The sudden increase is symptomatic of price distortions Zimbabweans have to deal with on a daily basis. The price of fuel is fixed by the authorities. Unlike other businesses, fuel stations have to sell petrol at the same price in US dollars and the surrogate currency - bond notes - introduced more than two years ago to address a cash crisis. Thriving black market The government maintains that bond notes, which is only traded in Zimbabwe, is pegged to the US dollar. But the reality of the ground is different. There is a thriving black market where three bond notes fetch one US dollar....

The principal is "bad money drives out good", in other words, one currency will become more desired than the other. In the case of Zimbabwe and the US dollar, the desired currency disappeared as many withdrew their US dollar cash from the bank, and kept the notes under their mattresses. Most banks ran out of it, worsening a biting cash crisis.

Sigh.

And what worried me more it that my friend hasn't written/emailed me for three months: And hasn't picked up the money that I sent her via western union for three months either. Is she sick? Is there a problem in the bank?

Sigh.

Thursday, December 27, 2018

Albino pride

AlJ has an interesting article about Albino beauty contests in East Africa.


Organized by the Albinism Society of Kenya with partners in Uganda and Tanzania, the contest aims to demystify the condition of people living with albinism and affirm their inherent dignity while challenging myths, misconceptions and negative beliefs around the disorder. The main event was a culmination of auditions held in several countries and a 10-day boot camp where the 30 final participants trained to improve their modeling skills. The contest was aimed at facilitating positive interaction between people with albinism and the society.

Wikipedia article.  describes how they are persecuted and discriminated against in Central Africa. including the recent newspaer reports on the use of body parts of Albinos for ritual healing etc. by shamans.  BBC article.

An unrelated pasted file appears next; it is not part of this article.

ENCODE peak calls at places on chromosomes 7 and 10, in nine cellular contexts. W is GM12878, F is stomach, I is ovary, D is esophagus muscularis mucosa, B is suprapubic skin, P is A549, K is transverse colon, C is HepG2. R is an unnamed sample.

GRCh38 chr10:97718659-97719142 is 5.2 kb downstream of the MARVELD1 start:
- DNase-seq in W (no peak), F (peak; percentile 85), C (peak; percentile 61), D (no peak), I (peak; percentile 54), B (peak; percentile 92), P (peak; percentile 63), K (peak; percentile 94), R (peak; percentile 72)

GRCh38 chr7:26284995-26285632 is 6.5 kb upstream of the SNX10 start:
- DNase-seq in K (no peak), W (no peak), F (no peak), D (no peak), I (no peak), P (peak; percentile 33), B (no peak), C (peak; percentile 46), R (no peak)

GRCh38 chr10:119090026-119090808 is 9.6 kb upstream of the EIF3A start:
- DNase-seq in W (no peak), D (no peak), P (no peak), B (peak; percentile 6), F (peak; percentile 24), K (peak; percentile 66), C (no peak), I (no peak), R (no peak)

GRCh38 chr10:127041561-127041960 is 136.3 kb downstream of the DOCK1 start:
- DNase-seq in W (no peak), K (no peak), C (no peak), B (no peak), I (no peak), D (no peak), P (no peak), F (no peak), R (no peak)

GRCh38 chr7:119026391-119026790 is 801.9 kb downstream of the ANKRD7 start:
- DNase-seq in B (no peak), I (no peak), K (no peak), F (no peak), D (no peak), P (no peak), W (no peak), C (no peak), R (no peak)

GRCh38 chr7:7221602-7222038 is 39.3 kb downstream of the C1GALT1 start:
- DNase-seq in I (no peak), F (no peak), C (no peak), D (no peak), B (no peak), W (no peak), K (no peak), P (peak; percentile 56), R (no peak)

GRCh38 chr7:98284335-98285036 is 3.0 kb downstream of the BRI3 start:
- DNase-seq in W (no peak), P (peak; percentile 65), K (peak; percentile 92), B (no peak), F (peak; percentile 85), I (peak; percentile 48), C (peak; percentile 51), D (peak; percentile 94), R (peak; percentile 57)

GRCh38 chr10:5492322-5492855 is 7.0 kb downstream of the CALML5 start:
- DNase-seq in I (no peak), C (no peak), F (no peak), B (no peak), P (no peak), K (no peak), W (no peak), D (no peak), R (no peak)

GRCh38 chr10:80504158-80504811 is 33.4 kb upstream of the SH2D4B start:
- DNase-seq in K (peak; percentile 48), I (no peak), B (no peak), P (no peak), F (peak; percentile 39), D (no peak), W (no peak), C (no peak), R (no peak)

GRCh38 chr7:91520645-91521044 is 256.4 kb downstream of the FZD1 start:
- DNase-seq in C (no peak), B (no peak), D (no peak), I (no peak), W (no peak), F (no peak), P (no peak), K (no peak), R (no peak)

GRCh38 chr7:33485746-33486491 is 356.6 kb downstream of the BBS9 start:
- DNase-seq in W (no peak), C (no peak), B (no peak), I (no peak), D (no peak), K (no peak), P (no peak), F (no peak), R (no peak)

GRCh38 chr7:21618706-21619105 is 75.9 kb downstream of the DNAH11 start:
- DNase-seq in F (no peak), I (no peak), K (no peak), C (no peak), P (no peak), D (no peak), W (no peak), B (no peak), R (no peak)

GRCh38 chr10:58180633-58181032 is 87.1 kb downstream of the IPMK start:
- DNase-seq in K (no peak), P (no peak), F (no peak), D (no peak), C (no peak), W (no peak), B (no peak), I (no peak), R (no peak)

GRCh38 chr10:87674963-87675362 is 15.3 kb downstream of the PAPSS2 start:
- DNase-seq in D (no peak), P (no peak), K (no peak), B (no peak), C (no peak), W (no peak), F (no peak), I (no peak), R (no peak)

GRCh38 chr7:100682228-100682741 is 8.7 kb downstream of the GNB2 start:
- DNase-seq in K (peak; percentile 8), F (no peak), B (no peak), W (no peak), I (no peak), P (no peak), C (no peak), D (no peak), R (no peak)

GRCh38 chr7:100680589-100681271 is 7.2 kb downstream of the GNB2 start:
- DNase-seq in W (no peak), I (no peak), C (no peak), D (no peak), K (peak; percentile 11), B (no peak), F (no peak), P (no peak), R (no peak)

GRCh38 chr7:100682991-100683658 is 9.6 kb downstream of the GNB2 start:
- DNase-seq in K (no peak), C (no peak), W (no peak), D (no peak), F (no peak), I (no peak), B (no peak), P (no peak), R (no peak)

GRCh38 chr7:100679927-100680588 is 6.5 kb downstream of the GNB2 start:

witchdoctors "diagnose" witchcraft and advise treatment, but one aspect is that some of these people go bad and use human body parts in rituals (hence I use the word Shaman, because murder of anyone means you are a witch, casting a spell, not a witchdoctor).

I ran across a lecture where they said there are 100 thousand Albinos in centra Africa, and many flee to colonies because of prejudice.



When I worked in Liberia, there would be scattered reports about children, usually streetkids, going missing, and one 12 year old escaped and got the police to arrest the guy who was killing street kids for body parts. You put the body parts under the store you are building so that the spirits will give you success.

(even in the west, we frequently put holy medals or memorabelia in the foundations of houses etc. as a blessing, and many places use animal sacrifice for the same reason, e.g. in Santeria etc.).

but I worked in Africa before the HIV epidemic hit, and my friends tell me a lot of men sought witchcraft to cure their disease

(HIV epidemic wiped out much of the middle class in some African countries).

but with the HIV epidemic, a lot of shamans use criminal means to cure the disease, from rape of virgins to killing albinos for medicine.



the BBC article notes that most albinos die before the age of 40, and the photos of the AlJ site suggest why: Skin cancer.

Skin cancer is rarely fatal, but albinos might have dozens of large untreated lesions on their bodies.

Sigh.

When I worked in Zimbabe we had several in our area. One lady had a baby, a beautiful perfect black baby. I was surprised that she found a husband, and asked who would marry her, and was told: Her husband was a blind man.

Apparantly , he lost his sight in a mining accident and had a pension.

They seemed quite happy.


related article: Albino village in Indonesia.